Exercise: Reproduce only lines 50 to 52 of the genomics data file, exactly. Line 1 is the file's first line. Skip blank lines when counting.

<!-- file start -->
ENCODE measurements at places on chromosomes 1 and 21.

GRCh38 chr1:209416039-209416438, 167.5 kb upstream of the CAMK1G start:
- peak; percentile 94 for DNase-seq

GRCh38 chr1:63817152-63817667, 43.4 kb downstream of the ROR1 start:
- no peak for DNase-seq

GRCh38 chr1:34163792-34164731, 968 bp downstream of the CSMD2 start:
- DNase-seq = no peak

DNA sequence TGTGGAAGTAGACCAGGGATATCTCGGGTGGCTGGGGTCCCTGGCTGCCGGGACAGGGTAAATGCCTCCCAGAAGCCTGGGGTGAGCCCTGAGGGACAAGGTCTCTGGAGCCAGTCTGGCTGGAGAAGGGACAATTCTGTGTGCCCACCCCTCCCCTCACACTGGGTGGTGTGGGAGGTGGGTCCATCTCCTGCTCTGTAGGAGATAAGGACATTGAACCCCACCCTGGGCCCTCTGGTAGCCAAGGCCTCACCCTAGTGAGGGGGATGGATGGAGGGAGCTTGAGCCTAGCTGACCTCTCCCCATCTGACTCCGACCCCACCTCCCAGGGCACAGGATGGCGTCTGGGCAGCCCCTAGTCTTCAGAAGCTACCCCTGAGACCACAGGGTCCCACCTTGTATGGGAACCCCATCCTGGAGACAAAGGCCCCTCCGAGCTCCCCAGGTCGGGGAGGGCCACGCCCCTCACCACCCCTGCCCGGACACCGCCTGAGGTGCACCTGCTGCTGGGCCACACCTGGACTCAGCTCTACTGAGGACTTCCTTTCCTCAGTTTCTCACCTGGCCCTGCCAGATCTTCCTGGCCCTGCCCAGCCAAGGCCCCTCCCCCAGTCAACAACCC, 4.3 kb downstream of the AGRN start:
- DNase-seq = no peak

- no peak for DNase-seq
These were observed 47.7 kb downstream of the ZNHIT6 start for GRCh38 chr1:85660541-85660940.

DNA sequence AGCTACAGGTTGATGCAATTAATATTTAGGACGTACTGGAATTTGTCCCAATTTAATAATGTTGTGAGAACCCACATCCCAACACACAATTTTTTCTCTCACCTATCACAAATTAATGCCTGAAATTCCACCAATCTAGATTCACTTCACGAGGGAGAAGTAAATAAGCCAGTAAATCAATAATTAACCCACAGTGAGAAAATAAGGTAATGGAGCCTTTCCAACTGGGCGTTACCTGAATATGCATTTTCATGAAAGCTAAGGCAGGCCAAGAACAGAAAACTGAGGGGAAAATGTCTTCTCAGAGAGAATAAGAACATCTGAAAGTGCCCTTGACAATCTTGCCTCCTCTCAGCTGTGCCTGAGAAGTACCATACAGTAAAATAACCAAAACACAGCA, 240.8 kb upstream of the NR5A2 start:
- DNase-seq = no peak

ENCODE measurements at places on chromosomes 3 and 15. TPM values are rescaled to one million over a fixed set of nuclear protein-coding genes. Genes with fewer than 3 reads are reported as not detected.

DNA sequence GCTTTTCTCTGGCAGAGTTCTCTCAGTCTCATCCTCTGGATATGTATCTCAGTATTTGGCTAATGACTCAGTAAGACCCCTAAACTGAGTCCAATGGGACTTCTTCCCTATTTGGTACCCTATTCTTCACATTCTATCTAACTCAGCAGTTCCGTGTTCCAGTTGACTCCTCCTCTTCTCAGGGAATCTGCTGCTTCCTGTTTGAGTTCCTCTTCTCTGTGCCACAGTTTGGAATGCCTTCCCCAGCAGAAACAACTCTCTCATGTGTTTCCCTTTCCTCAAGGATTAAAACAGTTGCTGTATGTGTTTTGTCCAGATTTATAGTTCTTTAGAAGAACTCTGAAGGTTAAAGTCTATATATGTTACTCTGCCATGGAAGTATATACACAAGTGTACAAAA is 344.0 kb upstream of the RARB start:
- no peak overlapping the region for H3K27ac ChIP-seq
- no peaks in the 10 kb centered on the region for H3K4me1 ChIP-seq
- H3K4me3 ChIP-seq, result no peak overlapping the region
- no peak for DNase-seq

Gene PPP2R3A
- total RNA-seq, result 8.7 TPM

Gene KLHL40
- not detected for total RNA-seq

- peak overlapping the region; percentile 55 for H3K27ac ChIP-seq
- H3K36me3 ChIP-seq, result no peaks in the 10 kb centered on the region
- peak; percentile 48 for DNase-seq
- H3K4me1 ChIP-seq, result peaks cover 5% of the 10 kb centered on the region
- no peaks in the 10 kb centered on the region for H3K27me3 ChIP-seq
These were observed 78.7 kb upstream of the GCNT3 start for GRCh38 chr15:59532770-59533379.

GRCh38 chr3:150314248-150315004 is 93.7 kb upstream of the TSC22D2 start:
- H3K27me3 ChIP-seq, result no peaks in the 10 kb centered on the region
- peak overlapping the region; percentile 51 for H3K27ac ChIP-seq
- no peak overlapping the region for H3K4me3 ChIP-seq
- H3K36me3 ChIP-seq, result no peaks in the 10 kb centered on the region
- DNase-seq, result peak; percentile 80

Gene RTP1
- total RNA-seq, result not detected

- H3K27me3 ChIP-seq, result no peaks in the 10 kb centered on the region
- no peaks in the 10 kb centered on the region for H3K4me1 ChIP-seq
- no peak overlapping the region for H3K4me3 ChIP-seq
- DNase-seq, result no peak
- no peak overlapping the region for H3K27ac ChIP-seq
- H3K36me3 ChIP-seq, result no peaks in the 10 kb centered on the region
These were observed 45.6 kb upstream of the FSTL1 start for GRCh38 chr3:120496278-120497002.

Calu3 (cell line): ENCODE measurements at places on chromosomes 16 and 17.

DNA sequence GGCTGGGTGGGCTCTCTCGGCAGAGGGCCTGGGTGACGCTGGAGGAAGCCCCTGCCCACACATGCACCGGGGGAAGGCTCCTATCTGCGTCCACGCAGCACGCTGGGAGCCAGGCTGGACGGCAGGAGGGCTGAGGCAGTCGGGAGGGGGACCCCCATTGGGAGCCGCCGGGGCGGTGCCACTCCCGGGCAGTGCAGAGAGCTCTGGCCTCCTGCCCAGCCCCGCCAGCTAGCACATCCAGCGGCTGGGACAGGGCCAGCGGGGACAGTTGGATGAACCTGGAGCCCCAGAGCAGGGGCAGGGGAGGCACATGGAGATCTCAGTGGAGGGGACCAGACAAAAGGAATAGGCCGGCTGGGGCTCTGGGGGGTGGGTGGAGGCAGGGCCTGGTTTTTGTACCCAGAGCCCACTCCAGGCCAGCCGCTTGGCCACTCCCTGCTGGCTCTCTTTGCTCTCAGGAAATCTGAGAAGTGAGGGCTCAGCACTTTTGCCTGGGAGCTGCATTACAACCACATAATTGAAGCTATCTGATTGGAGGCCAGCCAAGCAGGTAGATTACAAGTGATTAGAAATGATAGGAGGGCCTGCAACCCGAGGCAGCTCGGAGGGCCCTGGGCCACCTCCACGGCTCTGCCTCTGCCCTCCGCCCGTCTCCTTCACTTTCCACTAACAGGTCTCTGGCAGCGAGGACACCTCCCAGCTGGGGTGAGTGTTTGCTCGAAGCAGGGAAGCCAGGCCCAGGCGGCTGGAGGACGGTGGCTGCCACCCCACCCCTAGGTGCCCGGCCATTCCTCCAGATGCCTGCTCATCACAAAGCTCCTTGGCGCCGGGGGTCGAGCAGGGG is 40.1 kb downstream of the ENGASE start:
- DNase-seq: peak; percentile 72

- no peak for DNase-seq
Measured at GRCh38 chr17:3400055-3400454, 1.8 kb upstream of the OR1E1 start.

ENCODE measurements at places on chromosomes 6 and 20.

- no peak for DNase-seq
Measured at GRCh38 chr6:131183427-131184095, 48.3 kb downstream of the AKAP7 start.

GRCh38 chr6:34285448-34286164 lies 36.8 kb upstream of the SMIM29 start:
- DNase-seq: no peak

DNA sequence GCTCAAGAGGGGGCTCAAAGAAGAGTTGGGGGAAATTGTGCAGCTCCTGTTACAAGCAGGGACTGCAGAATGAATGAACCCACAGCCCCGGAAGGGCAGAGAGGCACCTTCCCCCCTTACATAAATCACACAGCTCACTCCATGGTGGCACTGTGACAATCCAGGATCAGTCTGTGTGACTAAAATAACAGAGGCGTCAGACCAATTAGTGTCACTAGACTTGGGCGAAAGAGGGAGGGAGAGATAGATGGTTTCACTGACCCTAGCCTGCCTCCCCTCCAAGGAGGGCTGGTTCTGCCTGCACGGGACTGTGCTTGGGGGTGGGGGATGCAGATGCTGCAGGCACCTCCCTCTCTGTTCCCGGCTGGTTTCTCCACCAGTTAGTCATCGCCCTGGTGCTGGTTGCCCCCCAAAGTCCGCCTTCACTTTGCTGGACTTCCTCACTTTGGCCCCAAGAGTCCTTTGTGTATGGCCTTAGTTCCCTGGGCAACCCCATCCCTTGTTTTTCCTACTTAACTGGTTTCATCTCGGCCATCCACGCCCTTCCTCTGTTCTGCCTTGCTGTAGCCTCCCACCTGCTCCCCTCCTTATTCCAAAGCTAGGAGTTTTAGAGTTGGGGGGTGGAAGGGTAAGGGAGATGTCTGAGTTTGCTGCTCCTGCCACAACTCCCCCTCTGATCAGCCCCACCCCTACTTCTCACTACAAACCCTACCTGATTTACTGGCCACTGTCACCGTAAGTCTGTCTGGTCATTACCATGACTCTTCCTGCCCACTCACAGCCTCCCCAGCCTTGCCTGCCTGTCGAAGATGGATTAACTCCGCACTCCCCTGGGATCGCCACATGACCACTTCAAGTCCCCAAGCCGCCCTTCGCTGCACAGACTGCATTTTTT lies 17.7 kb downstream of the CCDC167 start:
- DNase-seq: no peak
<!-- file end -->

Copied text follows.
ENCODE measurements at places on chromosomes 6 and 20.

- no peak for DNase-seq
Measured at GRCh38 chr6:131183427-131184095, 48.3 kb downstream of the AKAP7 start.